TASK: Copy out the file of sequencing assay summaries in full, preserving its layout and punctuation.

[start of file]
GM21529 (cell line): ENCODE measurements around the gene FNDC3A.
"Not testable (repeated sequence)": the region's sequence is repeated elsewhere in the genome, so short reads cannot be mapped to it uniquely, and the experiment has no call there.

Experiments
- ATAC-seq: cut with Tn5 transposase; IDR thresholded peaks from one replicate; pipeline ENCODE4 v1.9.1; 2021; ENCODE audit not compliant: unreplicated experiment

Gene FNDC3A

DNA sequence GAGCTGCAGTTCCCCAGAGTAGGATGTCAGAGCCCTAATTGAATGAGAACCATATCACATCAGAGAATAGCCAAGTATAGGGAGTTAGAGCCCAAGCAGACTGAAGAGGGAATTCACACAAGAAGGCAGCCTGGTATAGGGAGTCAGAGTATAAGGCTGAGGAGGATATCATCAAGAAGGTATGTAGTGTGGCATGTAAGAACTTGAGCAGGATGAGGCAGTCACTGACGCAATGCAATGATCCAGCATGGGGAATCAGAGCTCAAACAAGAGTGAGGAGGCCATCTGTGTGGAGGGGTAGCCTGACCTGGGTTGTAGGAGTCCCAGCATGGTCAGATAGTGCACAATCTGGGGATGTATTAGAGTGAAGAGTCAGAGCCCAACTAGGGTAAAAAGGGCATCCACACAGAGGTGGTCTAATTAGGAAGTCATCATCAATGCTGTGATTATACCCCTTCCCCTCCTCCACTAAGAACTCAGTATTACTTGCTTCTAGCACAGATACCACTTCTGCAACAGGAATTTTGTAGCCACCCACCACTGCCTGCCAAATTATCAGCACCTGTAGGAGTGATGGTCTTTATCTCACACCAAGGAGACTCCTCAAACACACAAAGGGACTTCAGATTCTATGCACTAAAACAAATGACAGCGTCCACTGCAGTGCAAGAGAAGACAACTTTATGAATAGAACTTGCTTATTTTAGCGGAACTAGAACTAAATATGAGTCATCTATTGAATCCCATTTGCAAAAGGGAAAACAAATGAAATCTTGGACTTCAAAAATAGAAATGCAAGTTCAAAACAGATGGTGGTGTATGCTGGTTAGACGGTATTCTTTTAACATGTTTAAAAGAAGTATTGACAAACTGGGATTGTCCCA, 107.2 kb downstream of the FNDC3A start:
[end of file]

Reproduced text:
GM21529 (cell line): ENCODE measurements around the gene FNDC3A.
"Not testable (repeated sequence)": the region's sequence is repeated elsewhere in the genome, so short reads cannot be mapped to it uniquely, and the experiment has no call there.

Experiments
- ATAC-seq: cut with Tn5 transposase; IDR thresholded peaks from one replicate; pipeline ENCODE4 v1.9.1; 2021; ENCODE audit not compliant: unreplicated experiment

Gene FNDC3A

DNA sequence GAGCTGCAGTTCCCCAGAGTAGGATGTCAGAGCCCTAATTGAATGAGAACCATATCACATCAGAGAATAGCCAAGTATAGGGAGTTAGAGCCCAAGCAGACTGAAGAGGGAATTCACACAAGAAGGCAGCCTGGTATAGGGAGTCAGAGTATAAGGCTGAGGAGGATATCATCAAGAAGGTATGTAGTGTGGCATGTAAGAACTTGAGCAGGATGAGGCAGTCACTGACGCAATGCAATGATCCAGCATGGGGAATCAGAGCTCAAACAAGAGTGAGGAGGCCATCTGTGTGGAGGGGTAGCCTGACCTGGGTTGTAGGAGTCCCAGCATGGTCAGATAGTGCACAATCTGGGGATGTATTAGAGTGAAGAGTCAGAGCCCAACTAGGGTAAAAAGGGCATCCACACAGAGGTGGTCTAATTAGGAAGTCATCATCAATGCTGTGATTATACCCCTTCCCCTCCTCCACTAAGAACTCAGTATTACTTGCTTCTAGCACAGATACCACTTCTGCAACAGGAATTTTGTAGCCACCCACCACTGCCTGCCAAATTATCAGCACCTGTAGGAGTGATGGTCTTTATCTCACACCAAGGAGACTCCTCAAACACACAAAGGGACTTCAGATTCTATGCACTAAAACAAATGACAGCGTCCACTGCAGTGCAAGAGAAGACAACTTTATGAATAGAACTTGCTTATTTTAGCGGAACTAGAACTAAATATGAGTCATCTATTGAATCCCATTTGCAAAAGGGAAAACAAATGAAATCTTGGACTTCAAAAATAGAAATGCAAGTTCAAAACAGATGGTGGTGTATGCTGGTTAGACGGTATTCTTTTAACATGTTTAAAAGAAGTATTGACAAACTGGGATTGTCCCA, 107.2 kb downstream of the FNDC3A start: